Menu Search

Conspiracy in Turkey: Erdoğan and the “interest rate lobby”

This entry was posted in Current conspiracy theories on 10 July 2013 by

Turkish Prime Minister Recep Tayyip Erdoğan claimed a few weeks ago that the protests in Turkey and Brazil were orchestrated by the same unspecified conspirators. The Guardian reports Erdoğan declaring: “The same game is now being played over Brazil. The symbols are the same, the posters are the same, Twitter, Facebook are the same, the international media is the same. They (the protests) are being led from the same centre.” He added, “[t]hey are doing their best to achieve in Brazil what they could not achieve in Turkey. It’s the same game, the same trap, the same aim.”

The alleged conspiracy has now taken the more specific form of the “interest rate lobby”, a group of financiers and others who apparently want to suppress Turkey’s growth. Daniel Dombey in the Financial Times reports Erdoğan saying in a speech to his supporters in Ankara: “The interest [rate] lobby exploited my nation for years, but no longer. I am telling this to whomever – one bank, two banks, three banks . . . you have started this fight, you will pay for it . . . Those who try to bring the stock exchange down . . . we will throttle you.” Turkey’s economic minister, Zafer Caglayan, concurs: “Interest rates could fall to 2.5 per cent [but] the interest lobby rate doesn’t want rates to fall . . . and the foreign media is supporting this.”

These reports also mention that conspiracy theorising has roots in Turkish political culture, and that Erdoğan has local elections on the horizon early next year. And they add that the “interest rate lobby” is not the only accusation made by Erdoğan. The same FT piece reports Erdoğan giving a speech on family policy in which he suggested that caesarian sections, abortions and birth control were “games intended to reduce the population of this nation.”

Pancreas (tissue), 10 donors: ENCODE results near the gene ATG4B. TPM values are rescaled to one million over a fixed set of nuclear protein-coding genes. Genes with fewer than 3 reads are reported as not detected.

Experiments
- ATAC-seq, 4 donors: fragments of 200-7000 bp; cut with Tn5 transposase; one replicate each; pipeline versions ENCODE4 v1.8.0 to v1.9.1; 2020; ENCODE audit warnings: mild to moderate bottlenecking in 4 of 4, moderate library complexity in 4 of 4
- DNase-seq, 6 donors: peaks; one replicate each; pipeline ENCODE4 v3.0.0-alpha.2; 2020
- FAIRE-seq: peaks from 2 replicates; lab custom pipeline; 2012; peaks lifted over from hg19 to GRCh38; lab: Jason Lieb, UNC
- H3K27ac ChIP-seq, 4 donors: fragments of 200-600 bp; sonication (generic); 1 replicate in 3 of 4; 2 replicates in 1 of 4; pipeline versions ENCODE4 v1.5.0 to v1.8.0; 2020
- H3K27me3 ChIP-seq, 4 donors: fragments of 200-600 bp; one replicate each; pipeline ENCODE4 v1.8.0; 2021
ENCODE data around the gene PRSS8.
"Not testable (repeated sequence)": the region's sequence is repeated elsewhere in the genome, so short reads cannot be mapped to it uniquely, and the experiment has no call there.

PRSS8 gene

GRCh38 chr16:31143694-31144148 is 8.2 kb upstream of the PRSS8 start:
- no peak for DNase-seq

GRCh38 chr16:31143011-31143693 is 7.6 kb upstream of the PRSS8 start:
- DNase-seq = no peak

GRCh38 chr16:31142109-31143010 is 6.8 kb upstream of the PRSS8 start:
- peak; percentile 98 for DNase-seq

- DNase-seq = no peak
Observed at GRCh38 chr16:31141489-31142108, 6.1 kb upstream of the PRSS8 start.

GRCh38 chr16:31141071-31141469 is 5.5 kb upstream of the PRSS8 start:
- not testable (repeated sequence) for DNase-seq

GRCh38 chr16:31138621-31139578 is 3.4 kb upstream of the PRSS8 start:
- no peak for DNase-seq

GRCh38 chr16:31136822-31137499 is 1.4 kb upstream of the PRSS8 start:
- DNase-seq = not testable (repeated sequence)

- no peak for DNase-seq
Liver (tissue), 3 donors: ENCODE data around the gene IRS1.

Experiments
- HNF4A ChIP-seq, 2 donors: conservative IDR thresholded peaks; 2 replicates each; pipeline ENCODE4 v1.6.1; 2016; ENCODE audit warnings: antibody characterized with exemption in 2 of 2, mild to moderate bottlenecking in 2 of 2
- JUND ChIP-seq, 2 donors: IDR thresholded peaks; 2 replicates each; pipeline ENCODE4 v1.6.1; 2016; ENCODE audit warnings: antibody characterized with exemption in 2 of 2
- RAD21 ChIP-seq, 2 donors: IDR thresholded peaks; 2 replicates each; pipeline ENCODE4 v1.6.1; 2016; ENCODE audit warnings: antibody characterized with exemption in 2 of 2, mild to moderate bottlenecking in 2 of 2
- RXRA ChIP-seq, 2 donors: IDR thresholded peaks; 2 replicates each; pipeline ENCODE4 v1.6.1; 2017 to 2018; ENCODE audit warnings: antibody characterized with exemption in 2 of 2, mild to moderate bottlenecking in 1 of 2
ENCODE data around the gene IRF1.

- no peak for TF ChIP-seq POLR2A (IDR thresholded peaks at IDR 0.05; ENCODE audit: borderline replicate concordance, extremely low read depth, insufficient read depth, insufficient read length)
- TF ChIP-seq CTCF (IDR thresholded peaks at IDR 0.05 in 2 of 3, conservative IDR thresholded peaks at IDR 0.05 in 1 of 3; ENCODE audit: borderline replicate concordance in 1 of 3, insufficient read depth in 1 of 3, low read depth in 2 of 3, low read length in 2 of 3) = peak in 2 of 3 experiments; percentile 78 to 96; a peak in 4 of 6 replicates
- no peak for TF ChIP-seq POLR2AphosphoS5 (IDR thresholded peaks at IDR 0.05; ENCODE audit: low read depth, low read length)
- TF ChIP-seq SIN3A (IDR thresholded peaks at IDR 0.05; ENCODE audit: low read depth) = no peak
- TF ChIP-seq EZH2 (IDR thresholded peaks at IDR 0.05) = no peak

Does he really believe his own conspiracy theories? Is he using them cynically to fire up his own supporters?

And, perhaps as important, does it matter? A more recent follow-up article in the FT reports Timothy Ash of Standard Bank stating that Turkey’s central bank is “clearly now highly sensitive to hiking policy rates due to all the political noise about the interest lobby”. Erdoğan’s public promotion of the “interest rate lobby” would seems to be having real consequences, whether or not he sincerely believes it. (See also this piece in Bloomberg suggesting that investors in Turkish companies are worried that Erdoğan actually believes his own conspiracy theories.) Regardless of any actual conspiracy, the conspiratorial accusation seems to be taking on a life, and a power, of its own.

And what are we to make of the claim itself? Is the “interest rate lobby” supposed to be an actual conspiring group, or just a network of actors who may happen to benefit? It seems quite common for conspiratorial accusation to fall on unnamed groups who benefit from particular turns of events. It may seem a big step from asking “cui bono?” to implying intentional co-ordination among a secret group, but it also seems to be quite a common one. Is it even possible to speak of a conspiratorial network? Or does the language of conspiracy already posit a collective agent capable of something like intentional action?

Before I sign off, I can’t resist noting that Erdoğan’s new chief advisor (according to this same FT report) is a journalist who claims that “foreign powers have tried to kill the Turkish prime minister by telekinesis”. It puts me in mind of Jon Ronson’s “The Men Who Stare at Goats”. So maybe it’s true…

1 Comment

  • Sertaç says:

    –This is not a comment, you don’t have to publish it as long as you correct the typo in the title: It’s Erdogan, not Ergodan